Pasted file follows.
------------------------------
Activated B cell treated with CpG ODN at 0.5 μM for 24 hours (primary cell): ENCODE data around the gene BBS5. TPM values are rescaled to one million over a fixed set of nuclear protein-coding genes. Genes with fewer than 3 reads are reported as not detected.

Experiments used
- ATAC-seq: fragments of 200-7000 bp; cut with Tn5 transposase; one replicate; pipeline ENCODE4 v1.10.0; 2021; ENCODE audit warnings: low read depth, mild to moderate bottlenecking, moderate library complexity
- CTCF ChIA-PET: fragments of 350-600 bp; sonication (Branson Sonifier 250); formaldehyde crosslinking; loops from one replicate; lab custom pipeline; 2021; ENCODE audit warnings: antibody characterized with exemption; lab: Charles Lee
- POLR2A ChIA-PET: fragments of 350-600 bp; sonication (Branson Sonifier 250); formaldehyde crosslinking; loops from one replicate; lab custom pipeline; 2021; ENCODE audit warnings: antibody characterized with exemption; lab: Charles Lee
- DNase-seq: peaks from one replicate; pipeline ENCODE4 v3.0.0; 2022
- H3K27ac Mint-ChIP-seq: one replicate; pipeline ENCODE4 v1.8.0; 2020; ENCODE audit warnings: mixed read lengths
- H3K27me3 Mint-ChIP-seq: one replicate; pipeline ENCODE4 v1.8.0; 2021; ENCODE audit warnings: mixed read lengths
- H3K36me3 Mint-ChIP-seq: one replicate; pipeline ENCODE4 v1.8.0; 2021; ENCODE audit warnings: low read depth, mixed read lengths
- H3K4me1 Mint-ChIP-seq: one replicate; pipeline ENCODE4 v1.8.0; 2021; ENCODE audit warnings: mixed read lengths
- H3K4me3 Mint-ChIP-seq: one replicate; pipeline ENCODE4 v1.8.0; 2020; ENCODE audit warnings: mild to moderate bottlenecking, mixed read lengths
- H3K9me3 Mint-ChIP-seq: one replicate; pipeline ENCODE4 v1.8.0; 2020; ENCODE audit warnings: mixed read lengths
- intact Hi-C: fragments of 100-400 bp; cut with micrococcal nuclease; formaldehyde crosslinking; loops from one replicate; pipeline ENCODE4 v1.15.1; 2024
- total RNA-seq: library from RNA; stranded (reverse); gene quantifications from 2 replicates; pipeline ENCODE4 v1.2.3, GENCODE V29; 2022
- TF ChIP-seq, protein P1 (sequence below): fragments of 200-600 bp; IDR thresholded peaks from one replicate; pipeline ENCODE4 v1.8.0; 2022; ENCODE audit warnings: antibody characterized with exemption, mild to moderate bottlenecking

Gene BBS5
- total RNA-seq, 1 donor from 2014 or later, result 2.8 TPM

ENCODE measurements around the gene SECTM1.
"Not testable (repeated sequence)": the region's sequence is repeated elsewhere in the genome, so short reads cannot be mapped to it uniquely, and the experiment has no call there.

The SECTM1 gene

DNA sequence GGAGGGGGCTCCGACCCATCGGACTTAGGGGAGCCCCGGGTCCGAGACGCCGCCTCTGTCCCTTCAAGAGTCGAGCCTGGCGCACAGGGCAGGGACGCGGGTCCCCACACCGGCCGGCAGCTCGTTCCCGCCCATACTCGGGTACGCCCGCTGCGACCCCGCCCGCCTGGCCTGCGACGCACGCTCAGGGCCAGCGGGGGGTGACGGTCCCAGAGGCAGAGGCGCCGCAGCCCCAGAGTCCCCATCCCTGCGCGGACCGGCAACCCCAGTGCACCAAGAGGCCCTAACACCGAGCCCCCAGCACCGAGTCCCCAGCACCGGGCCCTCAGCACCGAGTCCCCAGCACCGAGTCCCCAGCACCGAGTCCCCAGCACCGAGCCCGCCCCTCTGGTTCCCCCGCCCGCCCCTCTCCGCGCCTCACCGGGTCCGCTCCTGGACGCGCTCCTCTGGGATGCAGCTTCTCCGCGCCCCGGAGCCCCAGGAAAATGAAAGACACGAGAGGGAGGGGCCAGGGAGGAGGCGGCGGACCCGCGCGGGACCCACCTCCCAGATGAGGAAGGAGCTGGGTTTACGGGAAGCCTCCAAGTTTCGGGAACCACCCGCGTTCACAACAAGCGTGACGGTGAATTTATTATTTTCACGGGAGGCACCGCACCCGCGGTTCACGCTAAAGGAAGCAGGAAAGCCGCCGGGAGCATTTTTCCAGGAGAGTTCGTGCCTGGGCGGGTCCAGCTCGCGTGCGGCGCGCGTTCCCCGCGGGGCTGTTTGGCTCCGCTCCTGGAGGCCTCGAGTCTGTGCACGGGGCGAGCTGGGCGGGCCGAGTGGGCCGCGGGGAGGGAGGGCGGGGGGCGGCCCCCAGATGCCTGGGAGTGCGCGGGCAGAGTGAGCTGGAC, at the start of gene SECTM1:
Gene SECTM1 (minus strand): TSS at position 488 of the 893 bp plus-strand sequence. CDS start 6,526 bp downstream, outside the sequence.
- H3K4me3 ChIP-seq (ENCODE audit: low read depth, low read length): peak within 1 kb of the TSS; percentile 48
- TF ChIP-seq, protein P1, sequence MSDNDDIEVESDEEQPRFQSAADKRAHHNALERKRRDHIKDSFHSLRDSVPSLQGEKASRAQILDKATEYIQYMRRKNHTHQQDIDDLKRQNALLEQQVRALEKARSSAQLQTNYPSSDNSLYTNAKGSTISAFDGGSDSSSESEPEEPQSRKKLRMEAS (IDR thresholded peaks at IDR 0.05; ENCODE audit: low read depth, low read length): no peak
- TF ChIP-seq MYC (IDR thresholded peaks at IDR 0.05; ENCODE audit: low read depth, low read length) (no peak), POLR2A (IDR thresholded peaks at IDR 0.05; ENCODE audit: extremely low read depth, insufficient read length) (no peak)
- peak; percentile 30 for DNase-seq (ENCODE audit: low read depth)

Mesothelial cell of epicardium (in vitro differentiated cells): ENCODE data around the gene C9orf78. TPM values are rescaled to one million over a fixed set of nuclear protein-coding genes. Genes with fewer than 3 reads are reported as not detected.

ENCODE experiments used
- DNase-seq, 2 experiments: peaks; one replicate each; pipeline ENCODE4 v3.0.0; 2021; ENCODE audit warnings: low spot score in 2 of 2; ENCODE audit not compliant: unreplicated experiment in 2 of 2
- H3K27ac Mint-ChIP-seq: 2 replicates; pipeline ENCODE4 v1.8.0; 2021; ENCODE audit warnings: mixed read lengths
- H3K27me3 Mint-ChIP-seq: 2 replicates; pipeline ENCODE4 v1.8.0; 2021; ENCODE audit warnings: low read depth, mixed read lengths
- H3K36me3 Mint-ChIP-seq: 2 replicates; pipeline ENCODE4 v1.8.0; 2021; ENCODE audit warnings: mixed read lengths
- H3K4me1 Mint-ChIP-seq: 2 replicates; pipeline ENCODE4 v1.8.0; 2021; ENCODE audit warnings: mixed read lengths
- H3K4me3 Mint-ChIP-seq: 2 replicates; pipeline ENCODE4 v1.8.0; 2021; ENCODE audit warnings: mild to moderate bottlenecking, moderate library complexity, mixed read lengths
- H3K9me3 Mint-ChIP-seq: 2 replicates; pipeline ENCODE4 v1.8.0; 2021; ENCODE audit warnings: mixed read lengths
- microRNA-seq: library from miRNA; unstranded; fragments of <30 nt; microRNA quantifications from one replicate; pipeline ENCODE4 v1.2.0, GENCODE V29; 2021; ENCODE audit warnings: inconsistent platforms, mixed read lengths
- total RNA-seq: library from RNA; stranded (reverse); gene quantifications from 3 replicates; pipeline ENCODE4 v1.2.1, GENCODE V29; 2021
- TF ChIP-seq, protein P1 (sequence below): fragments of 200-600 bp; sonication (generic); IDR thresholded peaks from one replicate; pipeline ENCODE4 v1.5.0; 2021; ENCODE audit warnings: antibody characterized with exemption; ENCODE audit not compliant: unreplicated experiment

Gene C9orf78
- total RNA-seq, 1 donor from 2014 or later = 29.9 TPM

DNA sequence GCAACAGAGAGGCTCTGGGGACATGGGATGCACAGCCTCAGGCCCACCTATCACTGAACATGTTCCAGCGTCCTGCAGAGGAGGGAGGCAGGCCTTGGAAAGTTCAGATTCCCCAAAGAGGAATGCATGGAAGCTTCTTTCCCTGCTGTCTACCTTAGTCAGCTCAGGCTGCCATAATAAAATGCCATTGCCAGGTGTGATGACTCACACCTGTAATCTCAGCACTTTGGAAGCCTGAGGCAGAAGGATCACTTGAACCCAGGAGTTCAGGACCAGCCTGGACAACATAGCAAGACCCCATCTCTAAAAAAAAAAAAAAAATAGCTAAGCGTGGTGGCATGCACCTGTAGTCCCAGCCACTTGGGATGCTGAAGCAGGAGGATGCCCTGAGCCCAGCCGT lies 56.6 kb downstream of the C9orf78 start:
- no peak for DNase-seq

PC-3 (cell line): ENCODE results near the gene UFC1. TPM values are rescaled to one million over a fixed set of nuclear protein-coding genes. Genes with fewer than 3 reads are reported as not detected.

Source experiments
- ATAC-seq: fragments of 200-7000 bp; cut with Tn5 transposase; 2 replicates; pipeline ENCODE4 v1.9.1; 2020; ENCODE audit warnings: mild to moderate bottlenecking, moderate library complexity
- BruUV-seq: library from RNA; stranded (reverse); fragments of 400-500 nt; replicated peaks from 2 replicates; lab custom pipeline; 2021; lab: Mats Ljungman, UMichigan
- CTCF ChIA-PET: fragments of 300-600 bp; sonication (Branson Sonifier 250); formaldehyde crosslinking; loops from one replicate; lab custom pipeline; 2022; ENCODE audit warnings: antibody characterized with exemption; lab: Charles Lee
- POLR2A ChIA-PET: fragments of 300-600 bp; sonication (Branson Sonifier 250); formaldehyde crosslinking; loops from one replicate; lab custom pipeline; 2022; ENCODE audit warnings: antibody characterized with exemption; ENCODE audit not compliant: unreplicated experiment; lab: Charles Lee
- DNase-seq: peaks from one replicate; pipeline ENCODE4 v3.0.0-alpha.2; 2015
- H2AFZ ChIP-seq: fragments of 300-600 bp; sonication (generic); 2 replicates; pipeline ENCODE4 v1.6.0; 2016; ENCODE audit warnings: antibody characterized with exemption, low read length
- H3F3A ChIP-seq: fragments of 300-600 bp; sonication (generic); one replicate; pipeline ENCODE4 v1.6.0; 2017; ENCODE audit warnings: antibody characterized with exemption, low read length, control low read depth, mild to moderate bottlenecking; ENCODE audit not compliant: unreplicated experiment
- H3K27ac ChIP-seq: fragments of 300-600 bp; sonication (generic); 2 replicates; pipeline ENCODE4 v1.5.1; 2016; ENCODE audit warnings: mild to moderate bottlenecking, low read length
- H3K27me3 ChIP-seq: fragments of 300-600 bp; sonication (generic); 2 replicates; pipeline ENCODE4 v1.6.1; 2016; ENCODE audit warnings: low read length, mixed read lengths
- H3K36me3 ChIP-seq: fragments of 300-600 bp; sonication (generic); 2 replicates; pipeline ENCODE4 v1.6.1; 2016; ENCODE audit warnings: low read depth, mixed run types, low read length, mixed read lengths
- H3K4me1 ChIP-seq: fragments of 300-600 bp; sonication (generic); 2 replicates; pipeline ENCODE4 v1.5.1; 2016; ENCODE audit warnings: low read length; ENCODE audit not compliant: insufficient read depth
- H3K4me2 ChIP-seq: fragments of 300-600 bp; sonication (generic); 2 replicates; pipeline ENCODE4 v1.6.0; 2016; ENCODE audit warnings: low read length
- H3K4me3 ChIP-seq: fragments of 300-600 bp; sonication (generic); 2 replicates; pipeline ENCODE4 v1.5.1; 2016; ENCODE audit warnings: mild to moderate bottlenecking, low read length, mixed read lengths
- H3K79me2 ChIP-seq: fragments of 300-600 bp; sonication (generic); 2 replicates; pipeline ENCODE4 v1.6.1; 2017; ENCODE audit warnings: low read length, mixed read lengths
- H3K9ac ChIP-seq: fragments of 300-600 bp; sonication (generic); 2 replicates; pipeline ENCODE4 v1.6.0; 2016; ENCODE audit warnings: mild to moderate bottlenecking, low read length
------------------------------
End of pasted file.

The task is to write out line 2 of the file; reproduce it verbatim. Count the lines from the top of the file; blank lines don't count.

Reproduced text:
Experiments used